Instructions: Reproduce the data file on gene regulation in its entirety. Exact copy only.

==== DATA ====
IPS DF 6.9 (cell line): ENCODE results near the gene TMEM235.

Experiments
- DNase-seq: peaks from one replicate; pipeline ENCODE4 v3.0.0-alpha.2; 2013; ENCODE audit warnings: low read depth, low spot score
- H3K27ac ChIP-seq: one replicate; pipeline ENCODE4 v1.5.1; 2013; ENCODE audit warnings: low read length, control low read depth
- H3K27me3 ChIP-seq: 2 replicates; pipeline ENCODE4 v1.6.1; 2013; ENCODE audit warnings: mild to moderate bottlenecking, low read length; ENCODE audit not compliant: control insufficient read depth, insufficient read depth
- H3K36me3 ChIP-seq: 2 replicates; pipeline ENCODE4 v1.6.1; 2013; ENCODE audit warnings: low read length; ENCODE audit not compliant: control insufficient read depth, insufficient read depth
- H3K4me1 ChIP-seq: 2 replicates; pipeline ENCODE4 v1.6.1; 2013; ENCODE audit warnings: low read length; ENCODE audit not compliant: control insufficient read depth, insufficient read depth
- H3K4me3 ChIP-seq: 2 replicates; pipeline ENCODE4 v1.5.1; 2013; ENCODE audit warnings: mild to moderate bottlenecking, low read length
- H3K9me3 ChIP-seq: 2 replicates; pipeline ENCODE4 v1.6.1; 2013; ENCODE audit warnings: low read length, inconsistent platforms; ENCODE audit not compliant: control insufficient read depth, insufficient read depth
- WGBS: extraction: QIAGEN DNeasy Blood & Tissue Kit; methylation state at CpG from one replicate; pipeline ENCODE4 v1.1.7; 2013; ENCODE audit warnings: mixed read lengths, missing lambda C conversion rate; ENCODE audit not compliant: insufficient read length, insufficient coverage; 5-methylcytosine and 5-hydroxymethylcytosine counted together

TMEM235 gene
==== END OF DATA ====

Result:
IPS DF 6.9 (cell line): ENCODE results near the gene TMEM235.

Experiments
- DNase-seq: peaks from one replicate; pipeline ENCODE4 v3.0.0-alpha.2; 2013; ENCODE audit warnings: low read depth, low spot score
- H3K27ac ChIP-seq: one replicate; pipeline ENCODE4 v1.5.1; 2013; ENCODE audit warnings: low read length, control low read depth
- H3K27me3 ChIP-seq: 2 replicates; pipeline ENCODE4 v1.6.1; 2013; ENCODE audit warnings: mild to moderate bottlenecking, low read length; ENCODE audit not compliant: control insufficient read depth, insufficient read depth
- H3K36me3 ChIP-seq: 2 replicates; pipeline ENCODE4 v1.6.1; 2013; ENCODE audit warnings: low read length; ENCODE audit not compliant: control insufficient read depth, insufficient read depth
- H3K4me1 ChIP-seq: 2 replicates; pipeline ENCODE4 v1.6.1; 2013; ENCODE audit warnings: low read length; ENCODE audit not compliant: control insufficient read depth, insufficient read depth
- H3K4me3 ChIP-seq: 2 replicates; pipeline ENCODE4 v1.5.1; 2013; ENCODE audit warnings: mild to moderate bottlenecking, low read length
- H3K9me3 ChIP-seq: 2 replicates; pipeline ENCODE4 v1.6.1; 2013; ENCODE audit warnings: low read length, inconsistent platforms; ENCODE audit not compliant: control insufficient read depth, insufficient read depth
- WGBS: extraction: QIAGEN DNeasy Blood & Tissue Kit; methylation state at CpG from one replicate; pipeline ENCODE4 v1.1.7; 2013; ENCODE audit warnings: mixed read lengths, missing lambda C conversion rate; ENCODE audit not compliant: insufficient read length, insufficient coverage; 5-methylcytosine and 5-hydroxymethylcytosine counted together

TMEM235 gene